SPECIES: Burhinus grallarius — Bush Stone-curlew
CLASSIFICATION: Endangered (NSW/Vic), Vulnerable (SA)
As far as recent projects of support go, this one has certainly been a favourite. In 2019, our project in partnership with Mt Rothwell to help the Bush Stone-curlew through a captive breeding program succeeded in producing chicks to bolster wild populations that had experienced decline. There was much success from the project, with several breeding pairs laying and hatching eggs. We even had the privilege of naming a set of chicks – Flint and Curly, proudly named by FAME donors.
Quirky doesn’t even begin to describe a Bush Stone-curlew. It’s fair to say the species is quite unique, quite unlike any other native bird species. And we mean that in the most endearing way possible. When disturbed, they freeze – motionless – often in odd positions. Think of the game ‘statues’ you may have played when younger at school. At night their call can sound more like a wail or scream – a screech even. And when under threat, it turns to a loud, hoarse hissing noise, in conjunction with raising its wings as wide as it is able.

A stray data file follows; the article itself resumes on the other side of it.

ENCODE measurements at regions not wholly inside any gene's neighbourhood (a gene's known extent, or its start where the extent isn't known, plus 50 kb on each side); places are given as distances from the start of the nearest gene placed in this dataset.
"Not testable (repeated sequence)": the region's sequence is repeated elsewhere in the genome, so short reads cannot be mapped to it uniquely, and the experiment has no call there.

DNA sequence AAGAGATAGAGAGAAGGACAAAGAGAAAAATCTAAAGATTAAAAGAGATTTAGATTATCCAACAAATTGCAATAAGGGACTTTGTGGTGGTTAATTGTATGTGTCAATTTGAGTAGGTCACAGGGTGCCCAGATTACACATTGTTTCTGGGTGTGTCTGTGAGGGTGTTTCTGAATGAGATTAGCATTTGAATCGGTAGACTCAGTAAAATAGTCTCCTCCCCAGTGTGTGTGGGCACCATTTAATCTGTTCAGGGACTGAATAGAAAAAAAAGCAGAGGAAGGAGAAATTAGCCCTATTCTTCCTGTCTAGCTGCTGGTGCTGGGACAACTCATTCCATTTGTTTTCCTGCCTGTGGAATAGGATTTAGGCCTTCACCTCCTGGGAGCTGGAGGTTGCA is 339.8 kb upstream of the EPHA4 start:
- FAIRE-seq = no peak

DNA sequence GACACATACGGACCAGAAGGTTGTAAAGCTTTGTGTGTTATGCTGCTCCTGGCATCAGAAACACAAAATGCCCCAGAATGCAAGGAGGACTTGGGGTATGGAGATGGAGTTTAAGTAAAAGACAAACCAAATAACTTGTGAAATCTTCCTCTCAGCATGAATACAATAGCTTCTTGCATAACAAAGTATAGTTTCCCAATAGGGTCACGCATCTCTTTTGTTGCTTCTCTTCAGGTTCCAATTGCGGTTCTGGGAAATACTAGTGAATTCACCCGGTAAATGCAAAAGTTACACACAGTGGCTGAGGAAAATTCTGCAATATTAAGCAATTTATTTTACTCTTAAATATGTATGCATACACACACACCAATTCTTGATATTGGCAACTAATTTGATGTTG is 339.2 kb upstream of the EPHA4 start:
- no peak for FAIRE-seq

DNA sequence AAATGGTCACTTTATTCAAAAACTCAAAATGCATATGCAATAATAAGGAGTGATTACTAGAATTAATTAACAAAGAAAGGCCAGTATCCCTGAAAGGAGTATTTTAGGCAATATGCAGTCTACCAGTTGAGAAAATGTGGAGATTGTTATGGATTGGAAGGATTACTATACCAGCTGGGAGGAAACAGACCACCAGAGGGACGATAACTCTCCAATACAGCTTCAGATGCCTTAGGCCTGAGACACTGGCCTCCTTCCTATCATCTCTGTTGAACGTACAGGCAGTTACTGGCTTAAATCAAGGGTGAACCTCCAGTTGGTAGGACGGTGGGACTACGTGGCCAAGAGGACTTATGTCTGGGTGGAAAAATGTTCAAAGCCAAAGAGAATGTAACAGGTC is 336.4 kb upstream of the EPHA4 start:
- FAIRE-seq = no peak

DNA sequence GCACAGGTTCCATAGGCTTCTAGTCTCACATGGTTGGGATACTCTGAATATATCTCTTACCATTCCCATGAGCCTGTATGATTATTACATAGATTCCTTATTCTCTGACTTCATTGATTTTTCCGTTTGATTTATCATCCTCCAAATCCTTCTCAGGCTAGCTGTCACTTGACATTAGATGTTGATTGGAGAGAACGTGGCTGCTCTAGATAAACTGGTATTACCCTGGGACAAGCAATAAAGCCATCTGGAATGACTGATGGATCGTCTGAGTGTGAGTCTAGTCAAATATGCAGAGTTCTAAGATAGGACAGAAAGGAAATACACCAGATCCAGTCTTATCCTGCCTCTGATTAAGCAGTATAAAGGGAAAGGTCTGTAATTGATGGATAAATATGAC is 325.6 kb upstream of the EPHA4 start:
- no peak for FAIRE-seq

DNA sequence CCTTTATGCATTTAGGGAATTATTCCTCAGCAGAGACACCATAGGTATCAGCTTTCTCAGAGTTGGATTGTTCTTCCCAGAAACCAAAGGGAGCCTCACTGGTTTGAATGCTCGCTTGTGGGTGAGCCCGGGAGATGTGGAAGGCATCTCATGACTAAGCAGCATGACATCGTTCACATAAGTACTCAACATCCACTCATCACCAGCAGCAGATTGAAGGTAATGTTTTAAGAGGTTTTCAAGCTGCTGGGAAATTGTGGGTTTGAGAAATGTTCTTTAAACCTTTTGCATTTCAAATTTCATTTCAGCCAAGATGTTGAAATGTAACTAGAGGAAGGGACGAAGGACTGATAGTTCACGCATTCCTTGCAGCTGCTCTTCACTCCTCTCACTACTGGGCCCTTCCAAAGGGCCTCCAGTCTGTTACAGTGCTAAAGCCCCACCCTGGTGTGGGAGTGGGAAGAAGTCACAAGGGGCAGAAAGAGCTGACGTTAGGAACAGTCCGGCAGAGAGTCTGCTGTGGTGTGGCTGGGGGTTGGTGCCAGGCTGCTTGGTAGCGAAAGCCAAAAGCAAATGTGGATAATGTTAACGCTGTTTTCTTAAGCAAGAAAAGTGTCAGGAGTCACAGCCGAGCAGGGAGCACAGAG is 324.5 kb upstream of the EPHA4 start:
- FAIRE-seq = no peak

In 2023, FAME proudly celebrates 30 years of providing support to native species and habitats. It’s been a busy 30 years and the list of projects your support has enabled FAME to fund is long – nearly 70 in fact. Help us to make the next 30 years a continuation of this momentum. Visit the website to view FAME’s project history and make a donation.
Photo: Flint and Curly, courtesy Mt Rothwell